The Soundstage & Imaging
The Empire Ears Odin boasts a larger than average soundstage excelling particularly in the element of depths and left to right panning. It also has a fantastic three-dimensionality and separation which prevents the soundscape from being ‘flat’ or uniplanar. In terms of sheer staging proportions, however, it is not the largest I have ever heard.
64 Audio Tia Fourte ($3599)
The Tia Fourte and the Odins retail for similar amounts and are the flagship monitors of their respective lineages. At the low-end, the Odin is much more controlled and articulate with sub-bass demonstrating power as well as restraint. The Fourte, on the other hand, has extensive lows with a slower decay and a more characteristic dynamic sound.
The midranges are also notably different with the Tia Fourte portraying more pulled-back mids whereas the Odins places it center stage. As a result, the Fourte can sound more distant whereas the mids of the Odin appear more involving. The lower midrange of the Fourte has more weight and body compared to the Odins owing to the warmth lent from the bass.
At the high-end, the Fourte renders more ‘apparent’ detail and energy whereas the Odins sound relatively more relaxed. The Fourte does demonstrate a larger soundstage in absolute proportions while the Odin is more ‘3D’ sounding.
Shure KSE1500 (KSE1200 system – $1999)
The Shure KSE1500 is the world’s first single-driver fully electrostatic earphones. Compared to the Odin, the KSE1500 is more resolving with an unmatched speed and tautness. The Odin is not strictly neutral with its upper midrange emphasis whereas the KSE1500 is more reference and linear in its tonality.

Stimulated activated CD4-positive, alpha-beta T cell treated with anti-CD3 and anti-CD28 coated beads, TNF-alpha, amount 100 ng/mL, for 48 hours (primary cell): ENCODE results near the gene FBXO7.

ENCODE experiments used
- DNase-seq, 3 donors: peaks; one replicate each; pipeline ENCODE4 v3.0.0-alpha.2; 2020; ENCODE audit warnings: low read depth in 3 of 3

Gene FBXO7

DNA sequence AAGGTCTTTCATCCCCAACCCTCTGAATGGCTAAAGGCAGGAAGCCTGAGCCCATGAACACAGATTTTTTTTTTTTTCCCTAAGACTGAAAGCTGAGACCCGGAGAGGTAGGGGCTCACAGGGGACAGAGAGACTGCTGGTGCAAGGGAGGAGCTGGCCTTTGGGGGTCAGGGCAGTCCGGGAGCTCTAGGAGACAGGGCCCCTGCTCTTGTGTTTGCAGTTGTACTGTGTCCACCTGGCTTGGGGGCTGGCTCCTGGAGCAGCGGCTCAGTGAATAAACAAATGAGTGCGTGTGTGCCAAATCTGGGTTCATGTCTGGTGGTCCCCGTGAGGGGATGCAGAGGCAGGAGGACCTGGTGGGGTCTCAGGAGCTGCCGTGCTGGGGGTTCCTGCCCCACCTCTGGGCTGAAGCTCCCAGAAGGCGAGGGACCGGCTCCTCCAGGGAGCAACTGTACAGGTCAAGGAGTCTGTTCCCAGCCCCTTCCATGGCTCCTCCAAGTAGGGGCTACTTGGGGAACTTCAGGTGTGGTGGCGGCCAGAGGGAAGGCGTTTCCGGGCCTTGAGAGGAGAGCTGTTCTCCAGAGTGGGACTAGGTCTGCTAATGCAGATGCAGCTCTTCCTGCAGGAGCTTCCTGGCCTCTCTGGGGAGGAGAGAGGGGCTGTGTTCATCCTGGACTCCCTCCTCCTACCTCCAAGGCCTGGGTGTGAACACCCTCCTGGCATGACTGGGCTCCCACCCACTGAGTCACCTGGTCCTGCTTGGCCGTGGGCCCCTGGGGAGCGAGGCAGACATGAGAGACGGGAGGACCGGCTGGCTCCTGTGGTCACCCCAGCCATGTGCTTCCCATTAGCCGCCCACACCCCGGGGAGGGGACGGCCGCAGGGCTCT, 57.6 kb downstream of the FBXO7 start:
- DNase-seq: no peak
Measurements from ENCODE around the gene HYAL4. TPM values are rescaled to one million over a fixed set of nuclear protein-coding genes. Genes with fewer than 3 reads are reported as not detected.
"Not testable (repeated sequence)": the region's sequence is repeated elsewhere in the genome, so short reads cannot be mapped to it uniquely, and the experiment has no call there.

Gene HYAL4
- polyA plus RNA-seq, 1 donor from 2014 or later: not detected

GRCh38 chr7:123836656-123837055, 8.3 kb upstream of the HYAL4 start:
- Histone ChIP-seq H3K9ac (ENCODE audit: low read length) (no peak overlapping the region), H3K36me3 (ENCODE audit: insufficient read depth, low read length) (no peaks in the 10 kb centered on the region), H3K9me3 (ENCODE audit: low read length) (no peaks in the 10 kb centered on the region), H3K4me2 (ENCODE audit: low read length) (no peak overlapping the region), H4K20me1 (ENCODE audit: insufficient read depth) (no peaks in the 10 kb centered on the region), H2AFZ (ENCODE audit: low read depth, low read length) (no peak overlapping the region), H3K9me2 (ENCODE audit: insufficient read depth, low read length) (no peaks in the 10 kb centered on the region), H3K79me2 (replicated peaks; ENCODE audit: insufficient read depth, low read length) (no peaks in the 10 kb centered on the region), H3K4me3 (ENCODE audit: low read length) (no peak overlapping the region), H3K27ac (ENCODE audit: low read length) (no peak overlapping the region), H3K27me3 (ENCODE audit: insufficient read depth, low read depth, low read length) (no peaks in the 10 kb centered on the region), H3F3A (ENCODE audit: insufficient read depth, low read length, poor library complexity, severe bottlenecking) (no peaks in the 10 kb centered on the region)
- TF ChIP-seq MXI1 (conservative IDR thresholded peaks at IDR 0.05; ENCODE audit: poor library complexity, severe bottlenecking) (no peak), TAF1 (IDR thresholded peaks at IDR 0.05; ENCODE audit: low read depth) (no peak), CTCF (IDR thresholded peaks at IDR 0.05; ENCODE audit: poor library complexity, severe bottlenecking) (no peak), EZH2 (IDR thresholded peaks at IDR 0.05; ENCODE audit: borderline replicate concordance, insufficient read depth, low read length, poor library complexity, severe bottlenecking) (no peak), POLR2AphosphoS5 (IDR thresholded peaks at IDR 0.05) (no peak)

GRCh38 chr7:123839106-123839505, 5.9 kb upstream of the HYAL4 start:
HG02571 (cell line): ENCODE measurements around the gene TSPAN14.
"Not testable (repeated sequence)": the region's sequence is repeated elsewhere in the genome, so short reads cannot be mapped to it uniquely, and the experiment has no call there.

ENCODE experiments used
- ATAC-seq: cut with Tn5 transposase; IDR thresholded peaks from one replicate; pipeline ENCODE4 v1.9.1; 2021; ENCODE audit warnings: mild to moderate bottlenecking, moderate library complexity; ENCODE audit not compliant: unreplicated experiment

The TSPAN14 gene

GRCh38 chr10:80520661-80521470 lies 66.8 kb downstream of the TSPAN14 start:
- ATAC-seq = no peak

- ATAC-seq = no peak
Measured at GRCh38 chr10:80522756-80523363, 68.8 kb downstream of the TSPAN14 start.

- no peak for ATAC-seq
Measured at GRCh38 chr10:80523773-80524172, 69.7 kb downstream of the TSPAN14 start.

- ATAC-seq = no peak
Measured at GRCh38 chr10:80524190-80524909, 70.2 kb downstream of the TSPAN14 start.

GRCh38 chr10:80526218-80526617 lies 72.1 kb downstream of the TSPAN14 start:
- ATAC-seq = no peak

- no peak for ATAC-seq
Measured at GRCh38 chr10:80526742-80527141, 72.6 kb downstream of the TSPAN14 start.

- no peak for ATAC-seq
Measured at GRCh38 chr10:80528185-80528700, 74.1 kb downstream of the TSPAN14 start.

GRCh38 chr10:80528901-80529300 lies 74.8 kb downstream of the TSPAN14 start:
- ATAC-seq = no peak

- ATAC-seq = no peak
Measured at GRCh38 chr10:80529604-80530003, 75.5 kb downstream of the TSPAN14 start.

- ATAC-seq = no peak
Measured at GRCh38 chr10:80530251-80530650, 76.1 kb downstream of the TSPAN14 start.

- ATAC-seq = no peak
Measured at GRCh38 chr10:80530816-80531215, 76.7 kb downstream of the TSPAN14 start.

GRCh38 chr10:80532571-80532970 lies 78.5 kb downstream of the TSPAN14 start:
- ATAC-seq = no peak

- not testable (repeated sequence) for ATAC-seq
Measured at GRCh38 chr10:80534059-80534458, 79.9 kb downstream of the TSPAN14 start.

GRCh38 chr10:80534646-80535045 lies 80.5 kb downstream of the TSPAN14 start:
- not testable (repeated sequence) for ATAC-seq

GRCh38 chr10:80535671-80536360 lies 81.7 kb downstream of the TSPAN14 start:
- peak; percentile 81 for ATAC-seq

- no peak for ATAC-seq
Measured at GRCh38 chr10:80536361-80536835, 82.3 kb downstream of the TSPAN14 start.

At the low-end, the Odin pumps out a weightier and more extensive sub-bass whereas the KSE1500 is more refined and articulate. The Odin does renders a more engaging sound with its mid-centric tuning whereas the KSE1500 impresses with its ethereal characteristics.
64 Audio Nio ($1699)
The Nio is 64 Audio’s latest 9-driver hybrid with 1 dynamic driver and 8 balanced armature drivers. Compared to the Odin, the Nio has a more authoritative and analogue bass commanding visceral and textured lows. The Odin, however, while demonstrating great extension and sub-bass prowess has much more control to its low end.
Tonality wise, the Nio is the richer and smoother monitor whereas the Odin renders better detail, separation and mid-centricity. Of the two, the Nio is more fatigue-free but at the expense of absolute technicalities and scale that the Odin manifests.
Dean Vang has done a wonderful job with the Odins – a tuning which is engaging and spirited while being rooted in fantastic technicalities. It is a presentation which manages to exploit desired traits without the inherent consequences. A powerful and yet controlled low-end, a forward midrange devoid of glare and a detailed treble minus the sibilance.
On top of this, the staging is fantastic with one of the most well-layered sound I have heard to date. For these reasons, the Empire Ear Odin can be considered one of the best to have graced the IEM scene of late. I do wish, however, for a better choice of faceplates and perhaps a customization option – though I suspect this may increase the production costs even more.
With the Odins retailing for a considerable $3399 – these already are markedly expensive. Having said that, it is nice of Empire Ear to have included a high-end bespoke cable – an option not always considered even at this price point. The tribrid design certainly works here and I can only imagine it is here to stay.
- 2x Next Generation 9mm W9+ Subwoofers
- 5x Proprietary Balanced Armature Drivers
- 4x Premium Electrostatic Drivers
- 7-way synX crossover network
- Empire Intelligent Variable Electrostatic Control technology
- ARC Chassis and Components treated with our Anti-Resonance Compound
- Bestpoke Stormbreaker UPOCC Copper Litz cable featuring Quad Conductor Dual Gauge Design
- Ultra-Exclusive BIFROST Faceplate
Empire Ears Odin